HP is stripping down to scale out. Today the company is launching a line of servers and services targeting the cloud computing market, which is accounting for a growing chunk of server sales. HP’s Extreme Scale-Out (ExSO) portfolio is designed to appeal to cloud-builders’ focus on energy efficiency and cost, and be delivered by the rackload.
HP’s ambitions are built around the ProLiant SL server line, which features a “skinless” architecture with a lightweight rail and tray design. The new servers are deployed in HP’s new ProLiant z6000 chassis, a 2U frame housing shared power supply and fans. The common chassis allows customers to choose between three ProLiant SL configurations optimized for maximum memory, storage or processing power.
On each server, HP is mounting the disks on the side rather than the front, allowing better air flow through to the fans on the rear of the chassis. The i/o cabling is on the front of the server, allowing it to be serviced from the cold aisle.
“We’ve designed it for power efficiency and good airflow,” said Ed Turkel, manager of business development for HP Scalable Computing & Infrastructure. “In this environment they typically don’t need a lot of management features. We think of this as a lean and mean environment.”
“Customers with scale out business models need solutions that make every dollar, watt and square foot in the data center count,” said Christine Reischl, senior vice president and general manager of Industry Standard Servers, HP. “These customers are pioneering ‘extreme’ businesses and their extraordinary requirements are pushing beyond traditional architectures.”
HP is hardly alone chasing the cloud computing market, and enters a niche where rivals IBM (iDataPlex), Dell (CloudServer) and Rackable (MicroSlice/CloudRack) have already introduced servers tailored for customers with scale-out data centers.
HP is touting the ProLiant SL’s ability to put data centers on a diet, both in terms of energy consumption and the actual weight of the racks. The SL line with Intel Xeon 5520 processors uses 28 percent less power than the HP ProLiant DL160 Server, and its skinless design makes it lighter. HP says the new SL2x170z is about half the weight of traditional rackmount servers, offering savings on shipping costs and allowing lower floor support requirements.
Here’s a comparison of the models and features:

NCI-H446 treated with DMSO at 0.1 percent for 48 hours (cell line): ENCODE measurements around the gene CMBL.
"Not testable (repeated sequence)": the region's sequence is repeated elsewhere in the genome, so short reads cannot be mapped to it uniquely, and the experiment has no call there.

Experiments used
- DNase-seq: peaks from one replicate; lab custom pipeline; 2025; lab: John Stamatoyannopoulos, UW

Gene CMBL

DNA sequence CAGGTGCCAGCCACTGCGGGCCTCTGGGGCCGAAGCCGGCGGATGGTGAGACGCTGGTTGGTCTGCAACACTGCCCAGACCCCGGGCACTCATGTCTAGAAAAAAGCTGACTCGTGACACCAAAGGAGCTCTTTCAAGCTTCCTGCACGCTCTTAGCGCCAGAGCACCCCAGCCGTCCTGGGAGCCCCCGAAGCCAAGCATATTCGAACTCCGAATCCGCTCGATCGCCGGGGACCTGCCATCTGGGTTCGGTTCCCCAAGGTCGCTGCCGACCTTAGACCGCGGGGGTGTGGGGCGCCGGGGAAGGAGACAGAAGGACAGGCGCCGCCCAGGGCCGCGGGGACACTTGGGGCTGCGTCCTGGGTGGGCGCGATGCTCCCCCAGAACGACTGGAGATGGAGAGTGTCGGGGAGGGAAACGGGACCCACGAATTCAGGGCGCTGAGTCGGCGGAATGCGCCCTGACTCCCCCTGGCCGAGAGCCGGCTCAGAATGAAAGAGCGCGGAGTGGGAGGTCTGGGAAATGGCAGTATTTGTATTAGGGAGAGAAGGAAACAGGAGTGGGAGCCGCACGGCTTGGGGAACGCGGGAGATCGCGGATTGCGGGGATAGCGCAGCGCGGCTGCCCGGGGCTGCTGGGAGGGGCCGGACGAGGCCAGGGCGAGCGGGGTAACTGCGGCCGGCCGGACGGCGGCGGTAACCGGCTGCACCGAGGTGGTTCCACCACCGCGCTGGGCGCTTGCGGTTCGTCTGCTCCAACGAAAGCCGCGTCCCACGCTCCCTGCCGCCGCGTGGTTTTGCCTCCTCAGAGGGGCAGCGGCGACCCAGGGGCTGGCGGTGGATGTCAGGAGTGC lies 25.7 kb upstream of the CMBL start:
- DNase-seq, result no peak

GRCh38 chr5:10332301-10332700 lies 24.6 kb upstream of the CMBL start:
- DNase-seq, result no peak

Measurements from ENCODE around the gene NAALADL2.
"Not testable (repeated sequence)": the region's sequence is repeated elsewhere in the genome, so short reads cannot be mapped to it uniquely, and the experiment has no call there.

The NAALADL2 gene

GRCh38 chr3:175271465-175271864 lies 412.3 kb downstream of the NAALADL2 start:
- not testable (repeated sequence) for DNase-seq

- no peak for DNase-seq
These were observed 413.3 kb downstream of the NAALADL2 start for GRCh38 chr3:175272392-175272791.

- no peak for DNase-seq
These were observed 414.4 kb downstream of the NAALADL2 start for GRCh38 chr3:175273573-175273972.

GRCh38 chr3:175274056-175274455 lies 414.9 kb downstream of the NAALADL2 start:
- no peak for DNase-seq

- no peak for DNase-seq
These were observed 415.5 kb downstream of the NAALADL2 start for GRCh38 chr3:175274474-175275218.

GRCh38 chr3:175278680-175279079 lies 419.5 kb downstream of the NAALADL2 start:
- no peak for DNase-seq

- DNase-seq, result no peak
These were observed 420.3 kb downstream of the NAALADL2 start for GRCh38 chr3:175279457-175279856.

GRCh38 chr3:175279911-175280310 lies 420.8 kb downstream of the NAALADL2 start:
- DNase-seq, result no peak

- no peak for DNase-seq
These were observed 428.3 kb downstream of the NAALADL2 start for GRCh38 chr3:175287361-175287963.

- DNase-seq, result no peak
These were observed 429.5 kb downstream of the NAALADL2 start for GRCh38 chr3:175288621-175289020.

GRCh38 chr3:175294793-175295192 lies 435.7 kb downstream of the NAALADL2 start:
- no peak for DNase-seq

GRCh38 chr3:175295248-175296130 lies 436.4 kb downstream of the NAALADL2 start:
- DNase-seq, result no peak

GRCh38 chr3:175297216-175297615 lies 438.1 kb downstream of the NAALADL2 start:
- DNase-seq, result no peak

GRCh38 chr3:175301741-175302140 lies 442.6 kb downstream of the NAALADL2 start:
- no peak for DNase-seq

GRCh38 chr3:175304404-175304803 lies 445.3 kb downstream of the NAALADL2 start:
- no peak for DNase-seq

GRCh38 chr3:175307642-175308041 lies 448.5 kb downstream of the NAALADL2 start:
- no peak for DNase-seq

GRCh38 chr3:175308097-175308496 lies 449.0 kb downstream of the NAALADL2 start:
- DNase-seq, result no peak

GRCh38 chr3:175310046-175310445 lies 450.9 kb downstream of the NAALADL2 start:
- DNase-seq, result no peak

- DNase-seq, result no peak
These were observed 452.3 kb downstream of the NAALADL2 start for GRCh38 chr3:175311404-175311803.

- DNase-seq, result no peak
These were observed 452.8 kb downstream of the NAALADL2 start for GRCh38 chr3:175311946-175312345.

- HP ProLiant SL160z: This server is optimized for workloads with large memory requirements, with 18 DDR3 DIMM sockets (compared to 16 for the other SL models). The SL160z also has two PCI slots to support large memory-cache apps.
- HP ProLiant SL170z: Storage capacity is the focus of this configuration, which offers 6 large-form Serial ATA or serial-attached SCSI drives to support storage-intensive workloads like web search and database applciations.
- HP ProLiant SL2x170z: With two servers in each 1U tray, this model is designed with extra compute power for high-density HPC environments and web front-end applications.
HP says the ExSO portfolio is ideal as the inner workings of the HP POD data center container. ”We’re talking to some customers about deploying by the POD,” said Turkel. “There’s a lot of interest in that. But we expect most customers will want to deploy these servers in a traditional data center.”
HP is also introducing ”Extreme Operational Support” for ExSO customers, which it says provides installation services specifically designed for data centers with thousands of servers. ExSO customers can also opt for an on-site “seed inventory” of replacement parts to speed repairs.
While much of the scale-out focus is on cloud computing, HP’s new product line was welcomed by the company’s partners targeting high-performance computing (HPC), including Microsoft.
“HP’s new Extreme Scale-out portfolio directly addresses a number of key challenges faced in today’s mega-data centers, such as efficiency in power and cooling, while maximizing performance and density per square foot,” said Vince Mendillo, director of HPC marketing for Microsoft.